This past week we focused on third albums that opened the floodgates for musicians, which was influenced by a piece written about bands who succeeded in passing the ‘sophomore slump.’ Today however we are going back to the very beginning and as part of the weekly playlist we give to you every Friday, songs specifically from bands/artists’ first albums have been chosen. For a few the earlier recordings sound little of who they are today and for others, they wish they still sounded as good. Regardless, these songs bring back the memories of hearing that special band or singer for the first time. With regards to Bob Dylan, The Ramones and The Kinks, I wasn’t even conceived when the songs were released, but hopefully some reading this were and they are a lucky bunch.
Before the masses flocked to 2002′s You Forgot It in People, founding Broken Social Scene members Kevin Drew and Brendan Canning put out quite possibly the soundtrack to your life with Feel Good Lost, released a year earlier. Made up of mostly instrumental tracks BSS’s debut creates as much atmosphere as their second, just in a more ambient way.
Along with The White Stripes and a select few others, The Strokes were billed as saviors of rock and their throwback debut Is This It delivered on all the hype. The songs were quick, catchy, cool enough for young and old and easy to dance to.
One of the first songs Dylan ever penned, an ode to his idol at the time Woody Guthrie who actually wrote the tune, “Song to Woody” appeared on Bob’s self titled debut, released in 1962. This song was only one of two original compositions on the album, the other being “Talkin’ New York.”
Sprouting countless all star reviews with its Beach Boys like melodies mixed with distorted guitars and vocals, The Jesus and Mary Chain’s 1985 debut album Psychocandy, according to Allmusic “created a movement without meaning to.” This song was its third single.
This song was the first track off what people now refer to as “The Blue Album.” For anyone who bought this CD with the four gentleman standing in front of a blue screen on the cover, it introduced them to Weezer and the emotional take on alternative rock other bands would soon adopt.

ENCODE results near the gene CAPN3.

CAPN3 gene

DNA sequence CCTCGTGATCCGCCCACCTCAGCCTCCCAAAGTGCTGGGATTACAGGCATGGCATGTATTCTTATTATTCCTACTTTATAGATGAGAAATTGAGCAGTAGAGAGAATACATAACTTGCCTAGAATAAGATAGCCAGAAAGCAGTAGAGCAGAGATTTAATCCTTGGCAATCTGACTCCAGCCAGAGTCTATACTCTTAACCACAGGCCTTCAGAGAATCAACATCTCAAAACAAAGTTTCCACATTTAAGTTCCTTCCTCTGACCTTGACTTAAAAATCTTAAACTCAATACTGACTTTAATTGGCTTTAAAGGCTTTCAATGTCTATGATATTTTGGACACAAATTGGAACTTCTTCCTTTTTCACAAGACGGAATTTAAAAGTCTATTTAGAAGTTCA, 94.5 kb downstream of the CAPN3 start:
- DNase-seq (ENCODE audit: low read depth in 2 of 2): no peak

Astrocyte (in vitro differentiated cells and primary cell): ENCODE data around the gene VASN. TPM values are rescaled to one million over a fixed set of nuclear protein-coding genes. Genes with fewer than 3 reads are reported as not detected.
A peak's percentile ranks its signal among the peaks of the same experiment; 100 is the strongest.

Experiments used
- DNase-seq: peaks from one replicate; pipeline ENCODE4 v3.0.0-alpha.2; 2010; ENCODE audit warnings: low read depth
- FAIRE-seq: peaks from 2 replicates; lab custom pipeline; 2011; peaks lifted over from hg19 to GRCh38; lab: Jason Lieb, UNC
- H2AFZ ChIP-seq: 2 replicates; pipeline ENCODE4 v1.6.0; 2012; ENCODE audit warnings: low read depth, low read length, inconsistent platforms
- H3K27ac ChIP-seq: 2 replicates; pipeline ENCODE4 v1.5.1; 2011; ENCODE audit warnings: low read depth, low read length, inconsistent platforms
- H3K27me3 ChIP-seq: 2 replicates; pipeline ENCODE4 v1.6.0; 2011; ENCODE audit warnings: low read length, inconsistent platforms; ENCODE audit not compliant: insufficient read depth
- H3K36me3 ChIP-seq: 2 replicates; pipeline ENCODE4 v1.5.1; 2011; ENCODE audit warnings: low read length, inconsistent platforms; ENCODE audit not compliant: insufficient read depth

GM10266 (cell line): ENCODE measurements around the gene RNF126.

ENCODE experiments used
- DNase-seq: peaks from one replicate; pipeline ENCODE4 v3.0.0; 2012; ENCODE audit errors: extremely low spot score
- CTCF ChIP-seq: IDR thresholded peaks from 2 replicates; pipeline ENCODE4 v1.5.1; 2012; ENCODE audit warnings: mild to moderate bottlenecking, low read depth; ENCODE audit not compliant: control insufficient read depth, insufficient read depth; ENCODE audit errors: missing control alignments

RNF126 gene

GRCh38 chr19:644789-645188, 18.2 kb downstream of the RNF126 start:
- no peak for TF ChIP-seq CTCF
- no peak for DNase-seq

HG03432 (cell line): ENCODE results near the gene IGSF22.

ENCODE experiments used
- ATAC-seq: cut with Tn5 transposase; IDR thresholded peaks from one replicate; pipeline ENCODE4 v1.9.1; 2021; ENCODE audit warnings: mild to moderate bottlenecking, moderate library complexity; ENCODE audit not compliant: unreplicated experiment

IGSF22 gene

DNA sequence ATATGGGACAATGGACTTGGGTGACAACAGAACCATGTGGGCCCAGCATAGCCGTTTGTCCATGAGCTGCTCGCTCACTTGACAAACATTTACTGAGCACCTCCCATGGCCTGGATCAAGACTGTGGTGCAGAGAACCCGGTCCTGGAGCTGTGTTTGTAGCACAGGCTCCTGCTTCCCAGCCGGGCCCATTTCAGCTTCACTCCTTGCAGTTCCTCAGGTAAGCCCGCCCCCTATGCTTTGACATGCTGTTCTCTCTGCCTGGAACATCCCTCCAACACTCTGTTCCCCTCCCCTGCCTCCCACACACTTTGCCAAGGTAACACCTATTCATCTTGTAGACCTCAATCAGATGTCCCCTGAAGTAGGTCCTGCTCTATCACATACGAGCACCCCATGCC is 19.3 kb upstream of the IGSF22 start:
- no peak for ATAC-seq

Inspired by bassist Dee Dee Ramone’s upbringing in Germany and originally titled “I’m a Nazi, Baby,” this track was the last song on the Ramones’ self titled debut released in 1976. The band changed the lyrics and title for the recorded version, but stuck to their punk ways when performing it live.
Radiohead’s first album entitled Pablo Honey, released in 1993, contains the band’s most well-known hit on mainstream radio and for some, little else. However upon listening to this disc, one can’t help be interested in the material the Radiohead of today produced when they were just getting their feet wet.
After its recording in the late ’90s, Metric’s debut Grow Up and Blow Away was delayed several times and by the time their second album, Old World Underground, Where Are You Now? was ready they chose to release that instead. Luckily Last Gang picked it up and released it in 2007. A bit of a different sound than Metric’s normal run of things these days, but still a great debut with a preview for what was to come.
Eventually included on The Kinks’ debut album in 1964, the track was the band’s breakthrough hit establishing them as one of the top British invasion acts. Having an incredibly heavy guitar sound for its time, the song is said to have inspired several of the heavy metal acts that were to follow in the ’70s.
Appearing on Air’s debut album Moon Safari in 1998, “Ce Matin La” (English: That Morning) is one of several classic chillout tracks that seemed to spawn a whole genre. Releasing five more albums including last year’s Love 2, this record is still considered Air’s best work.